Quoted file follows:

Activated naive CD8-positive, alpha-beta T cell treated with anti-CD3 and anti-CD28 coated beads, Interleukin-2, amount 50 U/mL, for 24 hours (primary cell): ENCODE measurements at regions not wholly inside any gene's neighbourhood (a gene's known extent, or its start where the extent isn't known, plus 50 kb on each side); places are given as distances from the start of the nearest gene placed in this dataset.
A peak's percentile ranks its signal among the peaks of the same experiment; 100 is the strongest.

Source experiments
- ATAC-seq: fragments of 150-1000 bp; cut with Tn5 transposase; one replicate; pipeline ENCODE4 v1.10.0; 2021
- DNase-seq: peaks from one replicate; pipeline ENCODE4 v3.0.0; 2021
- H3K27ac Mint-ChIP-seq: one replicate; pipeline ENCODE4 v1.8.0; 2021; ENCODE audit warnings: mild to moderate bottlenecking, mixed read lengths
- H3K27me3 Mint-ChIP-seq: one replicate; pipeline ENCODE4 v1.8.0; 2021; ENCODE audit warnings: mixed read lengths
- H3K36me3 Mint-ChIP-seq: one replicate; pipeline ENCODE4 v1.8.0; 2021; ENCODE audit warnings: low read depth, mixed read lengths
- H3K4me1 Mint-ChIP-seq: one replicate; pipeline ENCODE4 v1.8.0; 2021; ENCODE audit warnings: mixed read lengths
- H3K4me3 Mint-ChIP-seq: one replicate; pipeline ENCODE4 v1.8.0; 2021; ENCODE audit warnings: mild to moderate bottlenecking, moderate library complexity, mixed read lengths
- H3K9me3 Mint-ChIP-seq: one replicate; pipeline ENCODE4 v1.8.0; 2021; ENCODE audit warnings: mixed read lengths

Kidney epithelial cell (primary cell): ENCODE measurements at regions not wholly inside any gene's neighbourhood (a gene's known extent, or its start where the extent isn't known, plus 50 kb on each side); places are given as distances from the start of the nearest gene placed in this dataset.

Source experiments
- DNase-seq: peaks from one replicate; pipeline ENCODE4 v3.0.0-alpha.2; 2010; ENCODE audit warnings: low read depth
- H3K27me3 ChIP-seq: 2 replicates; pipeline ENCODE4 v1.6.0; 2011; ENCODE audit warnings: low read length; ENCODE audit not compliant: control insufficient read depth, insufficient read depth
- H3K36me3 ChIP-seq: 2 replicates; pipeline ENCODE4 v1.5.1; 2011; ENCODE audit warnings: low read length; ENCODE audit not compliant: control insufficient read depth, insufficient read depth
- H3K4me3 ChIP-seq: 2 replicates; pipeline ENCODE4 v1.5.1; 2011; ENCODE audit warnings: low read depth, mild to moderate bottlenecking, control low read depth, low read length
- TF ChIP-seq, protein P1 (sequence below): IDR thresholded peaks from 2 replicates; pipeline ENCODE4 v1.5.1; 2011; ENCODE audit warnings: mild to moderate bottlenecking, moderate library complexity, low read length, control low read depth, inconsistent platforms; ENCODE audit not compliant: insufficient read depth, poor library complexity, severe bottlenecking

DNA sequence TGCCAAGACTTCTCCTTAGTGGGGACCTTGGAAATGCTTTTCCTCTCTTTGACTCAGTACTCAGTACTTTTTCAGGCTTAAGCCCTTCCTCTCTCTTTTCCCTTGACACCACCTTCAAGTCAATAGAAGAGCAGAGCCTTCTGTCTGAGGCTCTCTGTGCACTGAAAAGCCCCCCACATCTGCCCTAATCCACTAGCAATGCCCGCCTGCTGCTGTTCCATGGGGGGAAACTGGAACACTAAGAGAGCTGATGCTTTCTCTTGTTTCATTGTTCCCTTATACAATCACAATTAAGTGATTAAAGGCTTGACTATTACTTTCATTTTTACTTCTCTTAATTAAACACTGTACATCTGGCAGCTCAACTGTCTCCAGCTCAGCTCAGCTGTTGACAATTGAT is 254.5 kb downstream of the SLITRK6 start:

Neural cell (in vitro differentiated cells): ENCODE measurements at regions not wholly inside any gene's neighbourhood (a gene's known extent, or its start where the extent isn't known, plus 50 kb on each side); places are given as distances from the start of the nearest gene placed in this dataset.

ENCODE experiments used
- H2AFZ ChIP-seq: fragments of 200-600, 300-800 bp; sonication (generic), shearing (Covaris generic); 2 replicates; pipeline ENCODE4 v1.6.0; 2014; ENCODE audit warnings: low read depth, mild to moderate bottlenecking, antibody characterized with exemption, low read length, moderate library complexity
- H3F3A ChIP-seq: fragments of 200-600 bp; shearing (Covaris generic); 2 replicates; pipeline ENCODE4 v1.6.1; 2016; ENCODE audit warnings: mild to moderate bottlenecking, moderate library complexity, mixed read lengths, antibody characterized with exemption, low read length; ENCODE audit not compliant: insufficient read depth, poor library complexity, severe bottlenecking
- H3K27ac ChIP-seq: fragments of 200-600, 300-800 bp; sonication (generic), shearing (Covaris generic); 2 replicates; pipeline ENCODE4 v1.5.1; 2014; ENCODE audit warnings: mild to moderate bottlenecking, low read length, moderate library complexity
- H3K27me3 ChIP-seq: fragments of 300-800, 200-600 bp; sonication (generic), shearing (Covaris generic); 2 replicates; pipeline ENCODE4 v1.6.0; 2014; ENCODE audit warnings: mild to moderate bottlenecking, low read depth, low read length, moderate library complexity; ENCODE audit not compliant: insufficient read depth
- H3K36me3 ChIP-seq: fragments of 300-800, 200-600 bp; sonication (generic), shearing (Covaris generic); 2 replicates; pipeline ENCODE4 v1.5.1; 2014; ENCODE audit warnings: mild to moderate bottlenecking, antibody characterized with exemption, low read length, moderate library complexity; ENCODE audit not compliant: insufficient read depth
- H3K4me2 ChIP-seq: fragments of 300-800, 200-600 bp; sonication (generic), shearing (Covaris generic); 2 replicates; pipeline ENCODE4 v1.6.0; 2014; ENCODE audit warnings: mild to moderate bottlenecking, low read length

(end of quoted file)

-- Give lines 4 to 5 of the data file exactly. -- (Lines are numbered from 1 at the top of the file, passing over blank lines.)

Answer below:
- ATAC-seq: fragments of 150-1000 bp; cut with Tn5 transposase; one replicate; pipeline ENCODE4 v1.10.0; 2021
- DNase-seq: peaks from one replicate; pipeline ENCODE4 v3.0.0; 2021